KISSIMMEE, Fla. — Florida's governor on Thursday signed into law newly passed legislation which bans abortions in the Sunshine State after 15 weeks of pregnancy.
"We are here today to protect life," Gov. Ron DeSantis said during a news conference in Kissimmee. "We are here today to defend those who can't defend themselves."
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Back in February, the Florida Legislature passed the controversial HB 5, officially called the "Reducing Fetal and Infant Mortality" bill.
Currently, women in Florida cannot legally receive an abortion after 24 weeks of pregnancy. The new legislation shortens that time period by nine weeks.
DeSantis on Thursday said the new law "protects the rights of unborn children."
"This is a time where these babies have beating hearts. They can move. They can taste. They can see. They can feel pain. They can suck their thumbs. And they have brainwaves," DeSantis said. "This will represent the most significant protections for life that have been enacted in this state in a generation."
The only exceptions to the 15-week abortion ban are if the abortion is necessary to save a mother's life, prevent serious injury to the mother, or if the fetus has a fatal abnormality.
"It's a statement of our values that every life is important," DeSantis said.
Democrats in the Florida Legislature had fought to add rape, incest, and human trafficking to the list of exemptions, but their efforts failed.
U.S. Rep. Lois Frankel, D-Florida, released a statement Thursday, calling this a "dark day for Florida":
"The personal decision about whether and when to bring a child into this world should be made by the pregnant individual, not their governor, local representative, or Member of Congress. I am deeply concerned about the consequences this extreme abortion ban will have on pregnant people across our state, especially low-income individuals and underserved communities. Abortion care shouldn’t be determined by your income level or zip code. We must continue to fight for reproductive justice in Florida and nationwide."
Florida Senate Democratic Leader Lauren Book released a statement Thursday, saying DeSantis has robbed women of their reproductive rights:
"Florida Republicans claim we are the 'Free State of Florida' – yet there is no freedom when women are denied access to critical healthcare and the ability to make decisions about their own bodies and their own lives. This abortion ban has total disregard for victims of rape, incest, and human trafficking who may need more time to physically and psychologically heal, arrive at a decision, and receive care. Sentencing victims of rape, incest, and trafficking to carry an unwanted pregnancy resulting from their assault is cruel and unusual punishment which does nothing except bludgeon the rights and well-being of women. This is not a 'moderate' or fair bill if a woman or girl must live with the consequence of someone else’s actions, revictimized by the decisions of Florida’s right-wing GOP. Without access to safe and legal procedures, a woman’s life and her liberty are severely endangered. This is nothing more than an authoritarian move by Florida Republicans. Florida will never be free while lawmakers turn a blind eye to women’s rights, victims’ rights, and to the decent and basic needs of our citizens."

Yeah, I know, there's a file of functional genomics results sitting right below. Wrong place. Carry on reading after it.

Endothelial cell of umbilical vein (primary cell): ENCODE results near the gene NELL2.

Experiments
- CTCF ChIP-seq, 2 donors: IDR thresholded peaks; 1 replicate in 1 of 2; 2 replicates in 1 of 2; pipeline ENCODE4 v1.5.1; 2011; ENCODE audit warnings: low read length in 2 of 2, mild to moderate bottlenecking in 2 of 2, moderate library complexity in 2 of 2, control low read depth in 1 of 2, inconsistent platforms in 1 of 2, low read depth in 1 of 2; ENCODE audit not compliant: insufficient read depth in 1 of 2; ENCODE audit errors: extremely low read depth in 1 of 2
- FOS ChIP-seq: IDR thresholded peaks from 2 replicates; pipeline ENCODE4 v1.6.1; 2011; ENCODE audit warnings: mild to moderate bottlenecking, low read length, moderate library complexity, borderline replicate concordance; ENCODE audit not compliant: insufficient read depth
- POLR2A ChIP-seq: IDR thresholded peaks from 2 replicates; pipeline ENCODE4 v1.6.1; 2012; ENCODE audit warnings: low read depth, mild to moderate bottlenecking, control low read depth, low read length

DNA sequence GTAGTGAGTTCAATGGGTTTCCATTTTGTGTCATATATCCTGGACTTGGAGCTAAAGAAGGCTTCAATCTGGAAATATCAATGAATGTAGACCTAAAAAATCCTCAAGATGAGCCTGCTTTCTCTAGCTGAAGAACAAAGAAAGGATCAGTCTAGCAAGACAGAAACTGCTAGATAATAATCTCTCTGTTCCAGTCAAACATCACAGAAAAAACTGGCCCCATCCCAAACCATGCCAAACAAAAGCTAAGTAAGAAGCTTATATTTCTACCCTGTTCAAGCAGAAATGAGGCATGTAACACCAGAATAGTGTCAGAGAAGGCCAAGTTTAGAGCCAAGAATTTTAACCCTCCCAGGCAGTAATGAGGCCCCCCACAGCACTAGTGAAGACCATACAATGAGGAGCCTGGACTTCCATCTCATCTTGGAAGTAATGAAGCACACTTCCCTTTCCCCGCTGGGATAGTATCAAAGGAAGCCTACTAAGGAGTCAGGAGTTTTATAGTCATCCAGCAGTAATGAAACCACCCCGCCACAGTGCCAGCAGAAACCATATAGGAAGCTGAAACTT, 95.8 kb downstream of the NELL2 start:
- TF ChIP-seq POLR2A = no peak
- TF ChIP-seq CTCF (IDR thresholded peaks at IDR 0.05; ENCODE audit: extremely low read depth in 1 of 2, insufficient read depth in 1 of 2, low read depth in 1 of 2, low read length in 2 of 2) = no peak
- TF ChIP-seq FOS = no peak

State Sen. Tina Polsky, D-Boca Raton, said she's "disappointed and saddened" by the passage of the legislation, saying the "state should not be invading the privacy of this very difficult decision a woman may need to make for herself and her family."
Other Florida Democrats quickly condemned the signing. Members of the legislature’s minority party called HB 5 dangerous, extreme, and unconstitutional.
Many worried low-income and minority Floridians will suffer under the law's restrictions.
"Gov. DeSantis says that this is the freest state in the country, and yet today he just stripped away freedoms for half the population," said State Rep. Anna Eskamani, D-Orlando.
The new law will go into effect on July 1, but the fight will likely not be over as many opponents are already weighing legal challenges.